WHILE many think the British love of their dogs borders on the eccentric, we are not the only nation nuts about man’s best friend. I have seen pampered pooches sitting at table in smart Paris restaurants and the sight of professional dog walkers skillfully manoeuvring up to 10 dogs down Park Avenue in Manhattan is one to behold.
And Manhattan’s Upper East Side is home to the world’s top dealer in dog paintings, William Secord, who has written the definitive book on 19th century dog pictures and whose gallery at 52 East 76th Street has supplied canine canvases to well-heeled dog lovers since 1990.
Just opened at the gallery is an exhibition which is as good as it gets for connoisseurs of dog art, some 100 works from the renowned Sarah Evans Collection which includes such top names in the field as Cecil Aldin, Maud Earl, George Vernon Stokes and Arthur Wardle.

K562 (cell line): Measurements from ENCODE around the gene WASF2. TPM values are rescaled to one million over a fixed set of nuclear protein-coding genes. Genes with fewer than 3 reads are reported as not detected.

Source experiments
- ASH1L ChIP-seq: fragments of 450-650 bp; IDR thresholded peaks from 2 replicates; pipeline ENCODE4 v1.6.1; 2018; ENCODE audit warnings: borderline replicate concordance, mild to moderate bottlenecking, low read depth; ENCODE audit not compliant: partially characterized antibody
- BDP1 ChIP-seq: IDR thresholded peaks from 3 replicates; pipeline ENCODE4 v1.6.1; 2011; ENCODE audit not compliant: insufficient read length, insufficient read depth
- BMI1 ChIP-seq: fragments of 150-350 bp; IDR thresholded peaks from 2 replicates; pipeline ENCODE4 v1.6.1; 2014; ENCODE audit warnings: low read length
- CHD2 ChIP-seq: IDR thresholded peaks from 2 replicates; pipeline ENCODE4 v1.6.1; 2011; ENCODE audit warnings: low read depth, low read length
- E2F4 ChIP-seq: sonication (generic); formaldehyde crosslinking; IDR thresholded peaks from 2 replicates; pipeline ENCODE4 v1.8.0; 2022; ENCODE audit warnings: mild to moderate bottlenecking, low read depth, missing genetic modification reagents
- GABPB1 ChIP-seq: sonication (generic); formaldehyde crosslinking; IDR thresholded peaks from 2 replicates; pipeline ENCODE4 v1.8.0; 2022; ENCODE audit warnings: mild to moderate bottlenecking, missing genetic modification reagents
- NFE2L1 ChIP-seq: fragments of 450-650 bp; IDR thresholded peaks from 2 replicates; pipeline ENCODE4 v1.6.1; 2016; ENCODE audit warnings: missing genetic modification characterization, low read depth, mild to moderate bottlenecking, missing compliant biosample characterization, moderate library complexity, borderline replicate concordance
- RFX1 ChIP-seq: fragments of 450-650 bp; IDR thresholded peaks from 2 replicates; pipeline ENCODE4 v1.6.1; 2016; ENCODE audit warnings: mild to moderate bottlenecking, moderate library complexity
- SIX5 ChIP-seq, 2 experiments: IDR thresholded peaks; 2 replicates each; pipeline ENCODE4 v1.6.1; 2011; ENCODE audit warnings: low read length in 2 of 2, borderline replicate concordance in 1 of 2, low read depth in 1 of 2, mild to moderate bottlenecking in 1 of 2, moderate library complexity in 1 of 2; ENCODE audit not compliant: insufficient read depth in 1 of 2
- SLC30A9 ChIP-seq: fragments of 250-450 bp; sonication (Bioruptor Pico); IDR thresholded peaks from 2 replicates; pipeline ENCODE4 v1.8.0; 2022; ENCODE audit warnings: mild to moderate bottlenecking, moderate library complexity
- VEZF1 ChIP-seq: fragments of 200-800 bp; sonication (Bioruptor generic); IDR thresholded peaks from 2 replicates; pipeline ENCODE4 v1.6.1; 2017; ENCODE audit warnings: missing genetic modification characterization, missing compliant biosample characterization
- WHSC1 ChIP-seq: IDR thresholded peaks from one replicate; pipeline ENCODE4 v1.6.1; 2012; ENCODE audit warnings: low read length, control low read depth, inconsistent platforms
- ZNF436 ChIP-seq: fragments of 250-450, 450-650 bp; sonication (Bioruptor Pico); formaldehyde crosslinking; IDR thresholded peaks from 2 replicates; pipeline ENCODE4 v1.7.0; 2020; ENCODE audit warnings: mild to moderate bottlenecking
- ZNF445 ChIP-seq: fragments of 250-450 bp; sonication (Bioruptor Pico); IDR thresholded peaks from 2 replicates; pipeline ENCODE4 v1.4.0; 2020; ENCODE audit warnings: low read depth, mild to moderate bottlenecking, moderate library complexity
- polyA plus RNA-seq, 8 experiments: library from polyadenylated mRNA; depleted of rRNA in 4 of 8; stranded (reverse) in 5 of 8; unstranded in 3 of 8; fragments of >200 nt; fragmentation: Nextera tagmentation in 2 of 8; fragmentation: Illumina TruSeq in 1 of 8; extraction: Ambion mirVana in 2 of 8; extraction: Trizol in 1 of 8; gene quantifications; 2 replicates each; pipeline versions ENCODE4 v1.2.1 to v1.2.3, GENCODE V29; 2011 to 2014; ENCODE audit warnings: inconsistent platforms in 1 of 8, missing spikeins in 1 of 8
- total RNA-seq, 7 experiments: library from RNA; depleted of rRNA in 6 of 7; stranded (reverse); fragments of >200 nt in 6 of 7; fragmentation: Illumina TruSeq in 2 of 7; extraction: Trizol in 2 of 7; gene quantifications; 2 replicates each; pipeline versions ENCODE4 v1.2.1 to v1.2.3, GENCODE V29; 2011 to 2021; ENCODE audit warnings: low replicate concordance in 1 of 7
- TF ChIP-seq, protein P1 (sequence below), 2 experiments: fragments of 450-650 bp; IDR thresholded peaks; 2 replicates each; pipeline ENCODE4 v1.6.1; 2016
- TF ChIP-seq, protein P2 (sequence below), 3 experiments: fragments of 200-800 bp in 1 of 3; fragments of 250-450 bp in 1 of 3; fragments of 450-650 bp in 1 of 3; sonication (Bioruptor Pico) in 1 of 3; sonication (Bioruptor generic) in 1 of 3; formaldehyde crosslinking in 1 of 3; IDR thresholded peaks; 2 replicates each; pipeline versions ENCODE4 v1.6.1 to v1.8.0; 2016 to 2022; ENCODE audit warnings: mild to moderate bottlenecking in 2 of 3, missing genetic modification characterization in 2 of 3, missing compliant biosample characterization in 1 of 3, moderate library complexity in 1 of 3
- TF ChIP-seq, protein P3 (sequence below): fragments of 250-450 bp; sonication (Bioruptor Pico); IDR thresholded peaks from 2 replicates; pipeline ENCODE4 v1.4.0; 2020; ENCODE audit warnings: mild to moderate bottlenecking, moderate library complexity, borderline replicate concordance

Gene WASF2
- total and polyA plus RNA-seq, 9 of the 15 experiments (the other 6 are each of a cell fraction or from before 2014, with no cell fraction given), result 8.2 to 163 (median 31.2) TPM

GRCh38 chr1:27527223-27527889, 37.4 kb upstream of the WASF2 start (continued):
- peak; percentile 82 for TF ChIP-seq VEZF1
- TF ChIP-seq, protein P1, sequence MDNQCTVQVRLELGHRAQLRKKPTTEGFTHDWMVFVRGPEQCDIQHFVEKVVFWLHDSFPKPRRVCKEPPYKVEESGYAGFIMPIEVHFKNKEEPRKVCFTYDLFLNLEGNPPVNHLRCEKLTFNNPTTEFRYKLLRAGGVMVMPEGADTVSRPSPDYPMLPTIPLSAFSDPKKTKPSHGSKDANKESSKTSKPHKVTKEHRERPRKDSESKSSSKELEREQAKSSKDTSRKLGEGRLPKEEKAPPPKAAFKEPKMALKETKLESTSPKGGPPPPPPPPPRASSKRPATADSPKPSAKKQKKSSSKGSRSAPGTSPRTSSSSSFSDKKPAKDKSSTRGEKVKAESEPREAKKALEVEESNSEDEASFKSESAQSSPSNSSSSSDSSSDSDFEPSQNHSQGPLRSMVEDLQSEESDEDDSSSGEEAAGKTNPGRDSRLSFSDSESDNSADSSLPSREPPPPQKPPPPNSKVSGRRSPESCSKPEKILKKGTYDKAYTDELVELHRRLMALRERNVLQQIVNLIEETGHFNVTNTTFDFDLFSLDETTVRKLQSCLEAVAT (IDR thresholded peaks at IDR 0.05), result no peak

Sarah Evans was a renowned, prizewinning breeder of field spaniels who formed a formidable art collection covering many breeds, although spaniels are particularly well represented.
Sadly, she died last year at her Maryland farm at the age of 55 but this show, which opened to coincide with the 137th annual Westminster Kennel Club Dog Show at Madison Square Garden and runs until March 23, is a fitting tribute to one of the dog world’s most prominent figures.
Incidentally, in case you were wondering whether dogs are allowed into William’s smart gallery, they are not only welcomed but also offered water and doggy biscuits.
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